Lord [James] Bryce alleged that the Turkish government was pursuing a “plan for exterminating Christianity, root and branch,” which equally targeted “the minor communities, such as the Nestorian and the Assyro-Chaldean churches.” Claiming to have lost two-thirds of their own people during their own wartime genocide, the Assyrians recall 1915 as sayfo, “the Year of the Sword.”
Two-thirds of the Assyrian Christian community was estimated as 750,000 dead. And as many as 3,000 more were slaughtered in the Simele massacre, carried out by the Iraqi government specifically against Assyrian Christians in August 1933.
Because of these seemingly endless assaults, some believe that the ancient Christian communities in the Middle East are finished, and that only tattered remnants will survive. Philip Jenkins wrote,
Middle Eastern Christianity will not become extinct in the same way that animal or plant species vanish, with no representatives left to carry on the line and no hope of revival. Even in the worst-case scenario, a few families, a few old believers, will linger on for decades to come. Millions of people from the region will also continue the tradition elsewhere. For practical purposes, however, Middle Eastern Christianity has, within living memory, all but disappeared as a living force.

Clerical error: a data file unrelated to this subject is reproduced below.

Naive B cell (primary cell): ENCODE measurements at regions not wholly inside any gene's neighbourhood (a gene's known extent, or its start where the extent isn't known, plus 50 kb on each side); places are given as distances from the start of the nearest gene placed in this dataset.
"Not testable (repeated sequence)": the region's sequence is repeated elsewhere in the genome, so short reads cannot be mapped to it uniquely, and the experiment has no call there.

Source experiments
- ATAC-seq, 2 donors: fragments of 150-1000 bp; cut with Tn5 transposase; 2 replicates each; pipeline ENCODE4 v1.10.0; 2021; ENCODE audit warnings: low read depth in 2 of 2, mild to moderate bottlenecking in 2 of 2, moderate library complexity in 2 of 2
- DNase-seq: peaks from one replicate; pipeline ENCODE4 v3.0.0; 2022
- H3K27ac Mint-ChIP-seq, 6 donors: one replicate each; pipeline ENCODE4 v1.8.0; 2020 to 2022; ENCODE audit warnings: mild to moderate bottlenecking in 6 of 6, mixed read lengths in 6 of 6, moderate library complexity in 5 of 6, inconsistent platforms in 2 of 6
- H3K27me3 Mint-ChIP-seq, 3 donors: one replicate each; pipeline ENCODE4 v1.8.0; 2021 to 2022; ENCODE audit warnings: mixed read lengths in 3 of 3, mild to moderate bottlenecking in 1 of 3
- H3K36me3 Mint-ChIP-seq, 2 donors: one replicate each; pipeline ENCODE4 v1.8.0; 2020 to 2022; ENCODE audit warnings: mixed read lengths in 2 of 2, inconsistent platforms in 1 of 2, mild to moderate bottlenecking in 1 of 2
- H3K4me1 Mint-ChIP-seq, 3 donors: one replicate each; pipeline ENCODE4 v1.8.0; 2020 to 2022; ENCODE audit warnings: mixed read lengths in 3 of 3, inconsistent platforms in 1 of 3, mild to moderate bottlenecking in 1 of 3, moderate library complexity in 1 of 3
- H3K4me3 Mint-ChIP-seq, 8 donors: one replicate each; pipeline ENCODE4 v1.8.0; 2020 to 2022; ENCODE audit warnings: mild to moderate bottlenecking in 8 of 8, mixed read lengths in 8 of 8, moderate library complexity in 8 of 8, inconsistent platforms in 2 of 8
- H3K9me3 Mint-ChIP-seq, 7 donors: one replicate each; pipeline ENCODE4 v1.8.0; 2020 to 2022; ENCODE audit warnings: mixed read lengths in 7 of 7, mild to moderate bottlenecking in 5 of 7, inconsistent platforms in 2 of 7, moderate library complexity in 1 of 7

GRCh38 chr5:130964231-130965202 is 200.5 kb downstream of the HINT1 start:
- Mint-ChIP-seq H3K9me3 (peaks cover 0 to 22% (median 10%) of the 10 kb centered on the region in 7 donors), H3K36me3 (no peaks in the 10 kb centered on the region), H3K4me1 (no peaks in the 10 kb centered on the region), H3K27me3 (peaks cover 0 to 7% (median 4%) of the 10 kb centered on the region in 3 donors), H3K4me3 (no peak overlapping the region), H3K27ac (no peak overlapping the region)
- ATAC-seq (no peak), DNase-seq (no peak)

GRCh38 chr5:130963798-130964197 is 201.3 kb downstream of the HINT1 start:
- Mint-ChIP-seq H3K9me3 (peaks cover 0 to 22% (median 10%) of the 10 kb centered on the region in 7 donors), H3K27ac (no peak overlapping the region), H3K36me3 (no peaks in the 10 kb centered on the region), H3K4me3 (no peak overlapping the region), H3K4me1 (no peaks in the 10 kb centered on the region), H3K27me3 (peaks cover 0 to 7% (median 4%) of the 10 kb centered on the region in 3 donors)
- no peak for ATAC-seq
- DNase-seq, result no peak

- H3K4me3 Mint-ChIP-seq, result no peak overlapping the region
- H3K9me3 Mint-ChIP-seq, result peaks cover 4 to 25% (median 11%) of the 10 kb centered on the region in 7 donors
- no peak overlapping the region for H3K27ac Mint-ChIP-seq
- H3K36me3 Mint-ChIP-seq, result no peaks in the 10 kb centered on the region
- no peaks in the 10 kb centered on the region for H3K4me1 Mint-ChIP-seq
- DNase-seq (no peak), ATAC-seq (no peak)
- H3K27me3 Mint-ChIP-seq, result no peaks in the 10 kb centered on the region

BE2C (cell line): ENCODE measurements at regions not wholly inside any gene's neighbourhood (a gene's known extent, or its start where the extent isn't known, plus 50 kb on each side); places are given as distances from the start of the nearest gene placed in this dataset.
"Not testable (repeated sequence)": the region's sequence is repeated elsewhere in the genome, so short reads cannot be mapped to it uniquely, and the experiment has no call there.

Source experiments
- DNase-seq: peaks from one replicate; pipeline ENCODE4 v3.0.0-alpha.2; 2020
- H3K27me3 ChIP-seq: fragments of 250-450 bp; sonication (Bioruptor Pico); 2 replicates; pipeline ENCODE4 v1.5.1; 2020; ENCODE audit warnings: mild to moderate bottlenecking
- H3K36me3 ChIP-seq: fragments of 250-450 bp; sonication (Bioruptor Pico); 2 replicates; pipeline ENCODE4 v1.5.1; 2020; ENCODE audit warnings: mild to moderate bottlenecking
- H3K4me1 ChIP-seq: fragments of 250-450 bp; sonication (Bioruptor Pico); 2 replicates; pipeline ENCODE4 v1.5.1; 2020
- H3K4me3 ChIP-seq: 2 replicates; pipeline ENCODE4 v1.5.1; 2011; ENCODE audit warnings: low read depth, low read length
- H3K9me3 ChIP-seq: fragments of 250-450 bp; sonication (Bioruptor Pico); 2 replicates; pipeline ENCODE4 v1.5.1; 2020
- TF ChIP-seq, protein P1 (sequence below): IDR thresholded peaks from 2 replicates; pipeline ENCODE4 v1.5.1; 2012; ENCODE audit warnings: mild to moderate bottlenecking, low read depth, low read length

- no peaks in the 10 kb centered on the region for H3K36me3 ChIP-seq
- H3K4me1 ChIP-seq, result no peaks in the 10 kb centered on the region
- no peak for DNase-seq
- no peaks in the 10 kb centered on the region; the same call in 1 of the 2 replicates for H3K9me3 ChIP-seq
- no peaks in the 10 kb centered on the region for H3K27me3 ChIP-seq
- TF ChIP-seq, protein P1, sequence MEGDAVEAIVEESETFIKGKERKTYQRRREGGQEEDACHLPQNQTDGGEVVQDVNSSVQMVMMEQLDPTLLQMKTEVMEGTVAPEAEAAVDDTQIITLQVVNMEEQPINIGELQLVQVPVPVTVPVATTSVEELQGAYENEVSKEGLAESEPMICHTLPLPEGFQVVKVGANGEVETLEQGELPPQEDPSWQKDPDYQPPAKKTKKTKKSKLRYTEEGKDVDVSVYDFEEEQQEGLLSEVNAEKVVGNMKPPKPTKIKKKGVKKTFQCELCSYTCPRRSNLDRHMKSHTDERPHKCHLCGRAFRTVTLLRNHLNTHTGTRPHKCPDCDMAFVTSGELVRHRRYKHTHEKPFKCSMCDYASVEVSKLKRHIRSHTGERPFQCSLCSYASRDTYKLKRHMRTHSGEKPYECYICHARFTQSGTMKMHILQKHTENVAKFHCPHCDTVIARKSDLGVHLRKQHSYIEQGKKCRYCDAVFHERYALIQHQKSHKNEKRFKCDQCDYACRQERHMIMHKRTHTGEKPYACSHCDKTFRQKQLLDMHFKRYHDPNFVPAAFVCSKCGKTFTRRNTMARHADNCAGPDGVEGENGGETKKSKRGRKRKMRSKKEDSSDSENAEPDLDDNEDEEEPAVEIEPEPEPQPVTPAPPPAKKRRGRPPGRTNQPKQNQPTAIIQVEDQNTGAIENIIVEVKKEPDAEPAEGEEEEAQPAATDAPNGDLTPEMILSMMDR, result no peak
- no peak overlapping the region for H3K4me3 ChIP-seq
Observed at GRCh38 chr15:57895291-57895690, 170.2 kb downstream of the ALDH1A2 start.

But others, like Juliana Taimoorazy, have far greater hope for their beleaguered people. Juliana is quick to remind her listeners that there’s more to the Assyrian Christian community than meets the eye. These believers not only cherish a religious identity, but many also see themselves as a nation – a nation that dates back to the 7th Century BCE.